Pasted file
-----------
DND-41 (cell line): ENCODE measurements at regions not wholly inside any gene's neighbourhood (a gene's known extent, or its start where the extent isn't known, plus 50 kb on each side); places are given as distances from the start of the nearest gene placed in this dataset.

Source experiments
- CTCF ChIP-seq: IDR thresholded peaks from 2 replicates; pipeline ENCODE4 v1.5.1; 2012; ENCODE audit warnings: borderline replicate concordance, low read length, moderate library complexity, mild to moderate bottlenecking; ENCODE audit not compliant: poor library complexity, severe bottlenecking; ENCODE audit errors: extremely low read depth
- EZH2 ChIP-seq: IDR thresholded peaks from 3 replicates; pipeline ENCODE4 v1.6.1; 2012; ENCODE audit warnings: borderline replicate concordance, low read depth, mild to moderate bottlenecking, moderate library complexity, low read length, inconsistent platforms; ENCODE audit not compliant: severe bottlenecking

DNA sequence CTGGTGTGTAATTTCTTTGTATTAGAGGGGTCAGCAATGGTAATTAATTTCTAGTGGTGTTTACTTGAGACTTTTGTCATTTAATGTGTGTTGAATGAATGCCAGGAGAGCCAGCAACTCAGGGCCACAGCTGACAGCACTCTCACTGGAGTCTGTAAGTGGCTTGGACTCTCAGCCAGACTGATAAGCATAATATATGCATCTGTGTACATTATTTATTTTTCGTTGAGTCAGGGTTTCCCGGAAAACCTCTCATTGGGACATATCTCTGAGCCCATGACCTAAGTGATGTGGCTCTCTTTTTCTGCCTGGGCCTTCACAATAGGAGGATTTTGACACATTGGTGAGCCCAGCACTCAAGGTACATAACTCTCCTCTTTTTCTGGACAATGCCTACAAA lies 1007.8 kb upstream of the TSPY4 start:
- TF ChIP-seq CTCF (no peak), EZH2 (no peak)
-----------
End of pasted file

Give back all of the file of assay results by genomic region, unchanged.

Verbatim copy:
DND-41 (cell line): ENCODE measurements at regions not wholly inside any gene's neighbourhood (a gene's known extent, or its start where the extent isn't known, plus 50 kb on each side); places are given as distances from the start of the nearest gene placed in this dataset.

Source experiments
- CTCF ChIP-seq: IDR thresholded peaks from 2 replicates; pipeline ENCODE4 v1.5.1; 2012; ENCODE audit warnings: borderline replicate concordance, low read length, moderate library complexity, mild to moderate bottlenecking; ENCODE audit not compliant: poor library complexity, severe bottlenecking; ENCODE audit errors: extremely low read depth
- EZH2 ChIP-seq: IDR thresholded peaks from 3 replicates; pipeline ENCODE4 v1.6.1; 2012; ENCODE audit warnings: borderline replicate concordance, low read depth, mild to moderate bottlenecking, moderate library complexity, low read length, inconsistent platforms; ENCODE audit not compliant: severe bottlenecking

DNA sequence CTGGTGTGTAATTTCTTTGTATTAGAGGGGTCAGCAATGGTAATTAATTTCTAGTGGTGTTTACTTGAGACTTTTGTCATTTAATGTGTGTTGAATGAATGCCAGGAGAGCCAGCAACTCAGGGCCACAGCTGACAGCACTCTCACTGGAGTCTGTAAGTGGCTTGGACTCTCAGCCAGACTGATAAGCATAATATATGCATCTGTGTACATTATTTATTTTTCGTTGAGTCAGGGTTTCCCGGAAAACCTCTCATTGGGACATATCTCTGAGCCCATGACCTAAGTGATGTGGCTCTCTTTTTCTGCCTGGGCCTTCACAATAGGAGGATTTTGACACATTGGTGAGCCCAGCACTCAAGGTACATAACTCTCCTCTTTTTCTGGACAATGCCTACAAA lies 1007.8 kb upstream of the TSPY4 start:
- TF ChIP-seq CTCF (no peak), EZH2 (no peak)